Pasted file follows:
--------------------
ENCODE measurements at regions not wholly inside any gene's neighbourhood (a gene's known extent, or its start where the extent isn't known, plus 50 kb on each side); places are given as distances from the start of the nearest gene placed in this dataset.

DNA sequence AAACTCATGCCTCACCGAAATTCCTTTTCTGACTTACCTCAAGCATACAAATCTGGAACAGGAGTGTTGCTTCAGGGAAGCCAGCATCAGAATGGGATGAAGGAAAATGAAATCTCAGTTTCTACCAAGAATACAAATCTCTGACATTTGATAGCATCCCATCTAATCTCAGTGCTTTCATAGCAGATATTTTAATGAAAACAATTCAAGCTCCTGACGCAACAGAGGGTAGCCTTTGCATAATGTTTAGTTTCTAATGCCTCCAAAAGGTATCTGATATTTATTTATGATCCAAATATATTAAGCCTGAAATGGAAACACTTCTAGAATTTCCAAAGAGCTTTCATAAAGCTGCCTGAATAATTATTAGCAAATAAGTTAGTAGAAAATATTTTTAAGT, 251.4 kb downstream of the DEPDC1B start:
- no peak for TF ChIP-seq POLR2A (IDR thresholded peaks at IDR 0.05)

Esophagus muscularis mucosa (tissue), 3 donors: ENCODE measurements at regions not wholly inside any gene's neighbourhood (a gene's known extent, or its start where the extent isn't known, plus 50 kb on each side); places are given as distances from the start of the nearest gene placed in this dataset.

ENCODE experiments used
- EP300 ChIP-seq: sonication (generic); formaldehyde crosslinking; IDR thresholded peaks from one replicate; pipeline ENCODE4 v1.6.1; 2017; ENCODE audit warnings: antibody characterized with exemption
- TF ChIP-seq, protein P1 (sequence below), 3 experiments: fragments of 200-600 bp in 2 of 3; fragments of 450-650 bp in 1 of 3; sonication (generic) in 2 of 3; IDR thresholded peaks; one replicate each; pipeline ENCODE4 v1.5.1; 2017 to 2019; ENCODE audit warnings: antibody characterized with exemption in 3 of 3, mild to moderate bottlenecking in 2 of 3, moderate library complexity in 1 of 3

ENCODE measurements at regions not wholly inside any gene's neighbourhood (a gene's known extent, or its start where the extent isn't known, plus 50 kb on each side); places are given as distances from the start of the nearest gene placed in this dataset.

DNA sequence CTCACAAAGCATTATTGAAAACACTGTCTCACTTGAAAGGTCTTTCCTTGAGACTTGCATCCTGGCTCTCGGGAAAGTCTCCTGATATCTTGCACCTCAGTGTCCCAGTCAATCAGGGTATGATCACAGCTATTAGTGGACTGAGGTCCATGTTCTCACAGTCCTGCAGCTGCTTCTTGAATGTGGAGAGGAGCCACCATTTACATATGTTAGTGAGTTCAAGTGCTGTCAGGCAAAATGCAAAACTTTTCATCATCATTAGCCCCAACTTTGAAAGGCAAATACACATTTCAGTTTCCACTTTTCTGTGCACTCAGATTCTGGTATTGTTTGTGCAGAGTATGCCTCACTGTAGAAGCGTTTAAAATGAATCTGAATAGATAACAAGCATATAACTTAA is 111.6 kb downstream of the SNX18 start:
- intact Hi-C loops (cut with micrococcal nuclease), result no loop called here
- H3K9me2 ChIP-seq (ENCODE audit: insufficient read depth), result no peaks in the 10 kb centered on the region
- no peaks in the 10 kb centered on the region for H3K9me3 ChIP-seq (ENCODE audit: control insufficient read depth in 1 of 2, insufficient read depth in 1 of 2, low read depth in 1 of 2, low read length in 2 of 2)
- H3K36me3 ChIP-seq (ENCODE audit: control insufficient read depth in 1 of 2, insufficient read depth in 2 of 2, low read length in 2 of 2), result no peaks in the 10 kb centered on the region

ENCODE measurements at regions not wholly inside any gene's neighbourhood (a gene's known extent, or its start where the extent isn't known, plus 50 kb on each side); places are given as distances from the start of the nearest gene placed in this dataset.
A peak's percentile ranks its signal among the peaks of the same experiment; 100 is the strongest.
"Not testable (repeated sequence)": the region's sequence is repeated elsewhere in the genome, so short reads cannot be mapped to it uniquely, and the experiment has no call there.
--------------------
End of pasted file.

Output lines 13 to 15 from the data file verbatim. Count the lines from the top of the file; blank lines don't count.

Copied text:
- H3K36me3 ChIP-seq (ENCODE audit: control insufficient read depth in 1 of 2, insufficient read depth in 2 of 2, low read length in 2 of 2), result no peaks in the 10 kb centered on the region

ENCODE measurements at regions not wholly inside any gene's neighbourhood (a gene's known extent, or its start where the extent isn't known, plus 50 kb on each side); places are given as distances from the start of the nearest gene placed in this dataset.
A peak's percentile ranks its signal among the peaks of the same experiment; 100 is the strongest.